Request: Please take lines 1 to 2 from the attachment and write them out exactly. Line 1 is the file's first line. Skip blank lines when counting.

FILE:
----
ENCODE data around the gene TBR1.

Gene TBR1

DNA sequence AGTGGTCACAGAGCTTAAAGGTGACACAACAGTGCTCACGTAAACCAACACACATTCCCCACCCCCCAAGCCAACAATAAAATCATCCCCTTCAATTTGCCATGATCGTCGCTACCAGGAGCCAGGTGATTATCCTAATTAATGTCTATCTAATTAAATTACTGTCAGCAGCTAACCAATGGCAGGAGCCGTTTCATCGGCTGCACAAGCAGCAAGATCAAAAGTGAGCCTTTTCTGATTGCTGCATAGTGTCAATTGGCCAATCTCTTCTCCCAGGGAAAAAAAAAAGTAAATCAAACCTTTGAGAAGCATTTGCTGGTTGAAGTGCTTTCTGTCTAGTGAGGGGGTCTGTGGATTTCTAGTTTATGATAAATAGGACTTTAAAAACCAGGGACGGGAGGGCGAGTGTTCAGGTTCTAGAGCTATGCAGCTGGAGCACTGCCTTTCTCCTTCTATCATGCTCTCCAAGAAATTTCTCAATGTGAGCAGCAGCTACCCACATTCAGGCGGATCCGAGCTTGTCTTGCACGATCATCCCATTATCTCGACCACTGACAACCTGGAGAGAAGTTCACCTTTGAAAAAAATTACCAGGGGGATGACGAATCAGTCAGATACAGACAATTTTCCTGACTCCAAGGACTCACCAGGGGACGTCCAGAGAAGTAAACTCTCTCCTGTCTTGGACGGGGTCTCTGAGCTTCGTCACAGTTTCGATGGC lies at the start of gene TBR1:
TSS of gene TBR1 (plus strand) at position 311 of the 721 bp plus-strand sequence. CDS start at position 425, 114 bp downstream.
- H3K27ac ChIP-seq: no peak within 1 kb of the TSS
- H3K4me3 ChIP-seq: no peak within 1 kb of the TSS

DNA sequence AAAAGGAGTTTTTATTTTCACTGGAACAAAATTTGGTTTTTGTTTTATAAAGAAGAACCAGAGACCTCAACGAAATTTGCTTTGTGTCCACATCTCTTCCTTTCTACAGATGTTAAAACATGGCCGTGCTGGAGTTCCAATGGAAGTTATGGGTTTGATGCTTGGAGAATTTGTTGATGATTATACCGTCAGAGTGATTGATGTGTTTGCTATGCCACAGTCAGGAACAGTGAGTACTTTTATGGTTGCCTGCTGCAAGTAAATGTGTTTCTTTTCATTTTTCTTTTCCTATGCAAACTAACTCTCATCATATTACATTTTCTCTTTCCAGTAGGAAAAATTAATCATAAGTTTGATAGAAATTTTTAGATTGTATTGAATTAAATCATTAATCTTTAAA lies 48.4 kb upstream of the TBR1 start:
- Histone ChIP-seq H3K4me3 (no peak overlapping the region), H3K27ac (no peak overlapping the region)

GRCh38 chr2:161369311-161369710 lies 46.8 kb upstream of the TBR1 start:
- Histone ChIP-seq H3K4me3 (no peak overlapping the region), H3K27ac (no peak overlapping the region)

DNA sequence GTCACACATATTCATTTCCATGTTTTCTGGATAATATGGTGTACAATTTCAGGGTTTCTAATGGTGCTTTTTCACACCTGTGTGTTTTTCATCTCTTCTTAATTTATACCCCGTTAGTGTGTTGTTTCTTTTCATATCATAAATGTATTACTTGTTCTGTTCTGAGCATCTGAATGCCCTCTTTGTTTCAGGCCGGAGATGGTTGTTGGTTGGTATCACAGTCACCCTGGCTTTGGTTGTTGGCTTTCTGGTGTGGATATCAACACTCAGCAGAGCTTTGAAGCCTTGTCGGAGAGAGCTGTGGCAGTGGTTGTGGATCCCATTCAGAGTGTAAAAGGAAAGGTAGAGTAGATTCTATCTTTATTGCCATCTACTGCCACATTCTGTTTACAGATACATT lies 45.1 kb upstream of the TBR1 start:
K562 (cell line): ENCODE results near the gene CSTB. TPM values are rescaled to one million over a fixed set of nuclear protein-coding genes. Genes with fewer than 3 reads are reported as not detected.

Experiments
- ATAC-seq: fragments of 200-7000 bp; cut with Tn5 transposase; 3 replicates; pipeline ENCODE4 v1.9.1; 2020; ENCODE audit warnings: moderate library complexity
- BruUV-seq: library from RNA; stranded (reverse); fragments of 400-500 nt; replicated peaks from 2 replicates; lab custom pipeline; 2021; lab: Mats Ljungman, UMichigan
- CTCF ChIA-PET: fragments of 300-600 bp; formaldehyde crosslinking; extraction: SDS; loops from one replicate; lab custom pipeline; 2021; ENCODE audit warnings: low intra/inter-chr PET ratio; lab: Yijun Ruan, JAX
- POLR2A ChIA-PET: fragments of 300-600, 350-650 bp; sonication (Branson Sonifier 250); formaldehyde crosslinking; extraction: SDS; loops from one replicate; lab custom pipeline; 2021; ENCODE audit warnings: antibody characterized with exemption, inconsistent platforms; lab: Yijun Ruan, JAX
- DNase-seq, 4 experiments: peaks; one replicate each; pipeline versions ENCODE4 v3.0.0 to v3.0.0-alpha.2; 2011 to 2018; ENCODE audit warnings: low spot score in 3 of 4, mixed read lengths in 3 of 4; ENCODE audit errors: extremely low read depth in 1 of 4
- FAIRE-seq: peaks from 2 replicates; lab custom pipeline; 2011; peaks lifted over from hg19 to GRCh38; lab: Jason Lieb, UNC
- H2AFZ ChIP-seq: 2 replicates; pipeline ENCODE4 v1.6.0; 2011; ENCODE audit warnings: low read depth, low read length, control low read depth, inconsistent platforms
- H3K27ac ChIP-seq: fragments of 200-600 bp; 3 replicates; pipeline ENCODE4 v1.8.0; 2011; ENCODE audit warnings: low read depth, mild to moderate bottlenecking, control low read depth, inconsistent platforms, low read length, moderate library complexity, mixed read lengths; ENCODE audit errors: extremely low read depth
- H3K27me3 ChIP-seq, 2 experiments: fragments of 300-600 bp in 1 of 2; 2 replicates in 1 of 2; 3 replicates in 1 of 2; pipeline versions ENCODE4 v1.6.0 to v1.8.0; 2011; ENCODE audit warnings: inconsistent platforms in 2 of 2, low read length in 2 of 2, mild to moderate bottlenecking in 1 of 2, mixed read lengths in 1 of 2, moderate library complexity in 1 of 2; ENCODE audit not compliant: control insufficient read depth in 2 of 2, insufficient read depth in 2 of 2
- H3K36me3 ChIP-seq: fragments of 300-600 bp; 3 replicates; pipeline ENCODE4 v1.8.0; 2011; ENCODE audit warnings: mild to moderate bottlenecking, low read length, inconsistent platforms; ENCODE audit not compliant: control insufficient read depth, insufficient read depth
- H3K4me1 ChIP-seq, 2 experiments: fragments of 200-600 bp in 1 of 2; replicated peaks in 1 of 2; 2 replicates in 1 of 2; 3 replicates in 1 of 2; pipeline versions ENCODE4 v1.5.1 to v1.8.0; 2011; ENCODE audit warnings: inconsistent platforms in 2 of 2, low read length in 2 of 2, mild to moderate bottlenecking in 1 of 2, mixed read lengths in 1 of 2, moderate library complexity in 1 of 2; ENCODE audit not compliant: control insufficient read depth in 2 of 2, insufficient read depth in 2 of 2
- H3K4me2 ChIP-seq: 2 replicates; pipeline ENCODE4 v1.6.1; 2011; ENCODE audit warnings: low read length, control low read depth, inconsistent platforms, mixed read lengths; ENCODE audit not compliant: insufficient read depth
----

ENCODE data around the gene TBR1.

Gene TBR1